[Oonoya of Memorial Art Co., Ltd.]
Announcement of results of attitude survey on “Buddhist Altar”
Memorial Art Onoya Announcement of the results of a survey on “Buddhist altars” -More than 80% of teenagers who have joined hands with Buddhist altars answered that they need “altars” or “substitutes for altars” …………………………………………………………………………………………… In Onoya (Shinjuku-ku, Tokyo, President and Representative Director Minoru Okuda, hereinafter referred to as Onoya), Memorial Art Co., Ltd., a comprehensive Buddhist service, in addition to graves, funerals and Buddhist altars, Buddhist manners and seasonal events We support everyone’s feelings of recuperation in various scenes from the beginning to the end, and respond to inquiries. At Onoya, from July 5, 2019 to July 13, 2019, we conducted a survey on awareness of “Buddhist altar” for men and women nationwide and compiled the survey results.
[Summary of survey results]
■ 84% (-Q1) of people who have already put their hands on the Buddhist altar
■ The number of “parents” who purchased home Buddhist altars was the highest at 20%. In the 70’s, “I” was a prominent 29% (-Q3)
■ 3% (-Q5) of people who have brought Buddhist altars to elderly facilities such as nursing homes and nursing homes
■ 48% of the parents who taught me how to visit the Buddhist altars are the most common. In the teens, “Grandparents” accounted for 35% compared to other generations (-Q6)
■ A majority of people in their 60s and 70s answered that they had a space for recuperation at home (-Q7)
■ A majority of teenagers responded that they need “Buddhist altar” or “Replacement for Buddhist altar” in their home (-Q8) ========================================== Q1. Do you have any experience of working with Buddhist altars (single answer)? When asked if there is an experience to join the Buddhist altars, “Yes” is 84% of the total, “No (as an experience)” is 9%, “No (for religious reasons)” is 7 % Result. By age, the largest percentage of “A” is in the teens and 70s, while the lowest is in the 30s.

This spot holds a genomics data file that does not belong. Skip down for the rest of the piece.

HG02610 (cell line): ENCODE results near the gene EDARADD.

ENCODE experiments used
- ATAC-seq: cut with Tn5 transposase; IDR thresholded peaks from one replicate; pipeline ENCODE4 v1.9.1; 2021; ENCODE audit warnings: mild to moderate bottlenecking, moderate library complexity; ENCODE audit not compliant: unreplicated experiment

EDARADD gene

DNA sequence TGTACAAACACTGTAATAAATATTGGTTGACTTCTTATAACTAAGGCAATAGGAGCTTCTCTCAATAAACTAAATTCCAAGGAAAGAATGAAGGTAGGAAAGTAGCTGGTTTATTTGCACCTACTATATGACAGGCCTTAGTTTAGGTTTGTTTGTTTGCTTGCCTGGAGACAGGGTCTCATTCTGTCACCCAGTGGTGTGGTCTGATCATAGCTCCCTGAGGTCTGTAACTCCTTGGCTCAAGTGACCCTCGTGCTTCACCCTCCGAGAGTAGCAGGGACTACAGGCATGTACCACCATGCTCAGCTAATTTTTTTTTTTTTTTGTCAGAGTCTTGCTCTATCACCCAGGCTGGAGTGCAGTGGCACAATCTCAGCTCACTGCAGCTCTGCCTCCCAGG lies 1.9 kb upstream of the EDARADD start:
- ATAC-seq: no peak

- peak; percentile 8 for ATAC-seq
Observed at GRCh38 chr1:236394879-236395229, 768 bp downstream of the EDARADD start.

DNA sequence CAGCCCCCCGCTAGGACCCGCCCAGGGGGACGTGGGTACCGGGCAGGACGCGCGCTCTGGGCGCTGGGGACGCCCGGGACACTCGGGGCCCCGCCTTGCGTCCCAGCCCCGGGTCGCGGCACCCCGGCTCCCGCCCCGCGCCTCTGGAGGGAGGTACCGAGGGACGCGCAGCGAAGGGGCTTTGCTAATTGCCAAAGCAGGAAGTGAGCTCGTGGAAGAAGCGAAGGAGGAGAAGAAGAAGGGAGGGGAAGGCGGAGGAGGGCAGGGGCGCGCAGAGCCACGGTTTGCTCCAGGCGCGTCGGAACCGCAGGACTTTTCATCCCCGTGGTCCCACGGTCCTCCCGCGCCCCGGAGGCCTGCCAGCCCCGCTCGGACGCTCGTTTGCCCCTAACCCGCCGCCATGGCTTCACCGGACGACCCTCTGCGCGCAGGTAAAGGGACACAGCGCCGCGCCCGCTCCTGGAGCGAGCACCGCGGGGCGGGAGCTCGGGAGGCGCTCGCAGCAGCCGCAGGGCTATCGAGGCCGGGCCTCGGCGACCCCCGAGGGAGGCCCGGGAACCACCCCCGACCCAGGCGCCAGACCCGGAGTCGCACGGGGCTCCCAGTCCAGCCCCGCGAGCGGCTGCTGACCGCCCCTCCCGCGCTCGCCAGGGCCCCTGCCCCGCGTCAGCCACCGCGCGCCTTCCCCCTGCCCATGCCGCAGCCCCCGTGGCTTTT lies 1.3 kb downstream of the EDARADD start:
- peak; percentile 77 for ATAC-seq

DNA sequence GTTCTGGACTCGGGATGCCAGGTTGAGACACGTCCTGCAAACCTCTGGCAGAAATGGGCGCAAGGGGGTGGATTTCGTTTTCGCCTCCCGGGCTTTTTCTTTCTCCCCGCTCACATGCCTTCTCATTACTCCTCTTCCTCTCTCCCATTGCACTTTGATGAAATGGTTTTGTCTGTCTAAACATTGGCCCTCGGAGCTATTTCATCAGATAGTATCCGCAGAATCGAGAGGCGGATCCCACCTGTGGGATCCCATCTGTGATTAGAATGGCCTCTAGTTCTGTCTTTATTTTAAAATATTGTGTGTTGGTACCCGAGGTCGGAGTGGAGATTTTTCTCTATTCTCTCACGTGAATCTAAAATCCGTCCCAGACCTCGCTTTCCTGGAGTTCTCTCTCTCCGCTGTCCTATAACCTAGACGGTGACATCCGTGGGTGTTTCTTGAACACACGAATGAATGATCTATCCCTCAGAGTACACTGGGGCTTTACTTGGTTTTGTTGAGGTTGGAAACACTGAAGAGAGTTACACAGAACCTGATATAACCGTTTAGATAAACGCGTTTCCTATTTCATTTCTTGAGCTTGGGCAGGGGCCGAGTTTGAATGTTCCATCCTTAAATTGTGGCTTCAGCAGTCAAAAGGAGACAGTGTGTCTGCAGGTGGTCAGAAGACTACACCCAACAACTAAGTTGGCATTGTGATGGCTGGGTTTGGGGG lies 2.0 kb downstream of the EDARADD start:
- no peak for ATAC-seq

Q2. Is there a Buddhist altar in your home? (Single response) When asked if there was a Buddhist altar in the house, 37% answered “Yes”, 7% said “I did not have it in the past”, and 56% said “No”. ¡By age group, the 70s had a high result with 62% being “Aru”. Although the total of “Yes” and “None now but in the past” was less than the majority of 44%, “Yes” and “None now but in the past” in the 60s and 70s The total accounted for the majority, and the results showed a marked difference in age.
Q3. Who purchased the Buddhist altar in your home? (Single response) According to someone who purchased the Buddhist altars in their homes, “parents” accounted for the most at 20%, “self” at 11%, and “grandparents” at 6%. ¡By age group, “I” was a prominent 29% for over 70s.
Q4. Do you have any problems with the Buddhist altar in your house? (Multiple answers) When asked if there are any worries about the Buddhist altars in their homes, the most common answer was “I have a Buddhist altar but I have no worries” at 16%, “How to clean up” 8%, “There are no people to succeed the Buddhist altars” The result was 6%. * Yellow is 1st, Yellow Green is 2nd, Orange is 3rd
Q5. Have you ever brought Buddhist altars to nursing care facilities or nursing homes, or have you considered bringing them in? (Single response) When asked if they have brought in or have considered bringing in altar facilities such as nursing homes or nursing homes, 33% have the most results have become. Overall, few people have considered bringing in a Buddhist altar, and only 3% of people have brought in the Buddhist altar as it is or downsized.
Q6. Who gave me information on how to maintain and manage the Buddhist altars? (Multiple answers) When asked who gave us information on how to maintain and manage the Buddhist altars, “Parents” was the most frequent at 48%, “Grandparents” at 13%, and “Magazines / Books” at 9%. It was. ”Although the number of“ parents ”was the highest in all ages, 35% of teenagers and 24% of 20s chose“ Grandparents ”, which was significantly higher than other generations.